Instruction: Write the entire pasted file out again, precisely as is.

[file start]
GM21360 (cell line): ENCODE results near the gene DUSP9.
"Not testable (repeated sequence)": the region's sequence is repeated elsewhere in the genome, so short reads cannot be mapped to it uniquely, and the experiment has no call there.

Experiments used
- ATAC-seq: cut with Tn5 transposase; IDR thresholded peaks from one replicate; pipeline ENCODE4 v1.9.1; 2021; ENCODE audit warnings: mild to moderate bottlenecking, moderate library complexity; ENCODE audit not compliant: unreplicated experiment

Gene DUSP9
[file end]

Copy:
GM21360 (cell line): ENCODE results near the gene DUSP9.
"Not testable (repeated sequence)": the region's sequence is repeated elsewhere in the genome, so short reads cannot be mapped to it uniquely, and the experiment has no call there.

Experiments used
- ATAC-seq: cut with Tn5 transposase; IDR thresholded peaks from one replicate; pipeline ENCODE4 v1.9.1; 2021; ENCODE audit warnings: mild to moderate bottlenecking, moderate library complexity; ENCODE audit not compliant: unreplicated experiment

Gene DUSP9